Getting Started with OAuth 2.0

Getting Started with OAuth 2.0

by Ryan Boyd

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Overview

Whether you develop web applications or mobile apps, the OAuth 2.0 protocol will save a lot of headaches. This concise introduction shows you how OAuth provides a single authorization technology across numerous APIs on the Web, so you can securely access users’ data—such as user profiles, photos, videos, and contact lists—to improve their experience of your application.

Through code examples, step-by-step instructions, and use-case examples, you’ll learn how to apply OAuth 2.0 to your server-side web application, client-side app, or mobile app. Find out what it takes to access social graphs, store data in a user’s online filesystem, and perform many other tasks.

  • Understand OAuth 2.0’s role in authentication and authorization
  • Learn how OAuth’s Authorization Code flow helps you integrate data from different business applications
  • Discover why native mobile apps use OAuth differently than mobile web apps
  • Use OpenID Connect and eliminate the need to build your own authentication system


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Product Details

ISBN-13: 9781449311605
Publisher: O'Reilly Media, Incorporated
Publication date: 03/02/2012
Pages: 82
Sales rank: 1,065,468
Product dimensions: 7.00(w) x 9.19(h) x 0.17(d)

About the Author

Ryan Boyd is a developer advocate at Google focused on enabling developers to extend Google Apps and build businesses on top of Google technology. He previously worked on OpenSocial and led the developer relations team for Google’s AtomPub APIs. Prior to joining Google, Ryan worked in higher education as a web architect for RIT’s central web hosting environment and as web app developer building admissions and student systems.

Table of Contents

Preface;
Conventions Used in This Book;
Using Code Examples;
Safari® Books Online;
How to Contact Us;
Acknowledgments;
Chapter 1: Introduction;
1.1 How OAuth Was Born;
1.2 Why Developers Should Care About OAuth;
1.3 Why Don’t These APIs Just Use Passwords for Authorization?;
1.4 Terminology;
1.5 The Great Debate over Signatures;
1.6 Developer and Application Registration;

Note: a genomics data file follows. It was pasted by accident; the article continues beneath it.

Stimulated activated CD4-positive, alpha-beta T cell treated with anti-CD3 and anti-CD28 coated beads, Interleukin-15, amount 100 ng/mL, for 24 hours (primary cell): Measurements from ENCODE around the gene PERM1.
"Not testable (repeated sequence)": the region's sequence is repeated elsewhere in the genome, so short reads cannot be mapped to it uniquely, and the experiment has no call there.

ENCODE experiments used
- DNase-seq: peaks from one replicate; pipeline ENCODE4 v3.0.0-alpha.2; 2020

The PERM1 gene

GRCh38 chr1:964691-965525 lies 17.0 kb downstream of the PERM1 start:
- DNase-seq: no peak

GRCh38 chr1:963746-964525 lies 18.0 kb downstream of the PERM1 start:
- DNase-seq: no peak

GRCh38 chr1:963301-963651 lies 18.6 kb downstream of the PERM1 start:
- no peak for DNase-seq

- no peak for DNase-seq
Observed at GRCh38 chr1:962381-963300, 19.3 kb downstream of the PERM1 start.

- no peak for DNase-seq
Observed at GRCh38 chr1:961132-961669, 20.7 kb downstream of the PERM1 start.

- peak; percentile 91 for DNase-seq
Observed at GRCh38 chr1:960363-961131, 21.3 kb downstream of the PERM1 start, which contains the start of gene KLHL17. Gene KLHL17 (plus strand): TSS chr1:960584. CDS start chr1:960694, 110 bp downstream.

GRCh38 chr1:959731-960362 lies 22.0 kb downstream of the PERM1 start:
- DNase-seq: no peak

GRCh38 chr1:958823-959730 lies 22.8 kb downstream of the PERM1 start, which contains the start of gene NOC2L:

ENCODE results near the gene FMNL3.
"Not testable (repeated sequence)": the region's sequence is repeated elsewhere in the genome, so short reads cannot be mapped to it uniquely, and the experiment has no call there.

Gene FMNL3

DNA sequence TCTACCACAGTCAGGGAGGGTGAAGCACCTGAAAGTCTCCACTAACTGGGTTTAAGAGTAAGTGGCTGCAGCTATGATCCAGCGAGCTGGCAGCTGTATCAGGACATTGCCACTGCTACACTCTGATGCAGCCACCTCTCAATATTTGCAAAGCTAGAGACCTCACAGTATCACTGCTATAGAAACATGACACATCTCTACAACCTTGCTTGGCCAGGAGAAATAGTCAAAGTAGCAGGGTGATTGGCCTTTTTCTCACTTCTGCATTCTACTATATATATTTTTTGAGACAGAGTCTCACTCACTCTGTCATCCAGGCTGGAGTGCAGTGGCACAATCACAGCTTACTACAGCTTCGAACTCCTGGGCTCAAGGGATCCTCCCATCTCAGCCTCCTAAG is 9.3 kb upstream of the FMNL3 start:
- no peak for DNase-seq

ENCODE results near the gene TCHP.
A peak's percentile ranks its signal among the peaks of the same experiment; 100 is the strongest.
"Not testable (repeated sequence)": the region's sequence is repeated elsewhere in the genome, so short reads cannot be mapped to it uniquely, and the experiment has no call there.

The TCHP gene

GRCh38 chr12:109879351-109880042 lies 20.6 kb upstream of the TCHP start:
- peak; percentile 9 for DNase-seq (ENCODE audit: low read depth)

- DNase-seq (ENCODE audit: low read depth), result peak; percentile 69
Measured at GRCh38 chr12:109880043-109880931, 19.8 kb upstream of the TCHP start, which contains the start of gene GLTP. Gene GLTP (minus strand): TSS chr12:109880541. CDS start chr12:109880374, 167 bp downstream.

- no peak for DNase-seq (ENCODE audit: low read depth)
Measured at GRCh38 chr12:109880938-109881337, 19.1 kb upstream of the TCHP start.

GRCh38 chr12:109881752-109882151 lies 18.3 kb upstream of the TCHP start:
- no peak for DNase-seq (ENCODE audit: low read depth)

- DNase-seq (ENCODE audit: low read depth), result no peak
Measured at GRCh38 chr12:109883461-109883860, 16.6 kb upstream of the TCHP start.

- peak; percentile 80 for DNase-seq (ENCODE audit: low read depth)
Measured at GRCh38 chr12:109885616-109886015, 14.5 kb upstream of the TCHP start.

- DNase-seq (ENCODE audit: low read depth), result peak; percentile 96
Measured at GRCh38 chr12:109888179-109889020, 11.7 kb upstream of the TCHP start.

1.7 Client Profiles, Access Tokens, and Authorization Flows;
Chapter 2: Server-Side Web Application Flow;
2.1 When Should the Authorization Code Flow Be Used?;
2.2 Security Properties;
2.3 User Experience;
2.4 Step-by-Step;
2.5 How Can Access Be Revoked?;
Chapter 3: Client-Side Web Applications Flow;
3.1 When Should the Implicit Grant Flow Be Used?;
3.2 Limitations of the Implicit Grant Flow;
3.3 Security Properties;
3.4 User Experience;
3.5 Step-by-Step;
3.6 How Can Access Be Revoked?;
Chapter 4: Resource Owner Password Flow;
4.1 When Should the Resource Owner Password Flow Be Used?;
4.2 Security Properties;
4.3 User Experience;
4.4 Step-by-Step;
Chapter 5: Client Credentials Flow;
5.1 When Should the Client Credentials Flow Be Used?;
5.2 What APIs Support the Client Credentials Flow?;
5.3 How Does the Client Authenticate?;
5.4 Security Properties;
5.5 Step-by-Step;
5.6 When the Access Token Expires;
Chapter 6: Getting Access to User Data from Mobile Apps;
6.1 Why You Should Use OAuth for Native Mobile Apps;
6.2 What Flow Should Be Used for Native Mobile Apps?;
6.3 The (Ugly) Web Browser;
6.4 Enhanced Mobile App Authorization for Specific Providers;
Chapter 7: OpenID Connect Authentication;
7.1 ID Token;
7.2 Security Properties;
7.3 Obtaining User Authorization;
7.4 Check ID Endpoint;
7.5 UserInfo Endpoint;
7.6 Performance Improvements;
7.7 Practical OpenID Connect;
7.8 OpenID Connect Evolution;
Chapter 8: Tools and Libraries;
8.1 Google’s OAuth 2.0 Playground;
8.2 Google’s TokenInfo Endpoint;
8.3 Apigee’s Console;
8.4 Facebook’s Access Token Tool and Access Token Debugger;
8.5 Libraries;
8.6 Going Further;
References;
Specifications;
Vendor Documentation;
Mailing Lists;
Misc;

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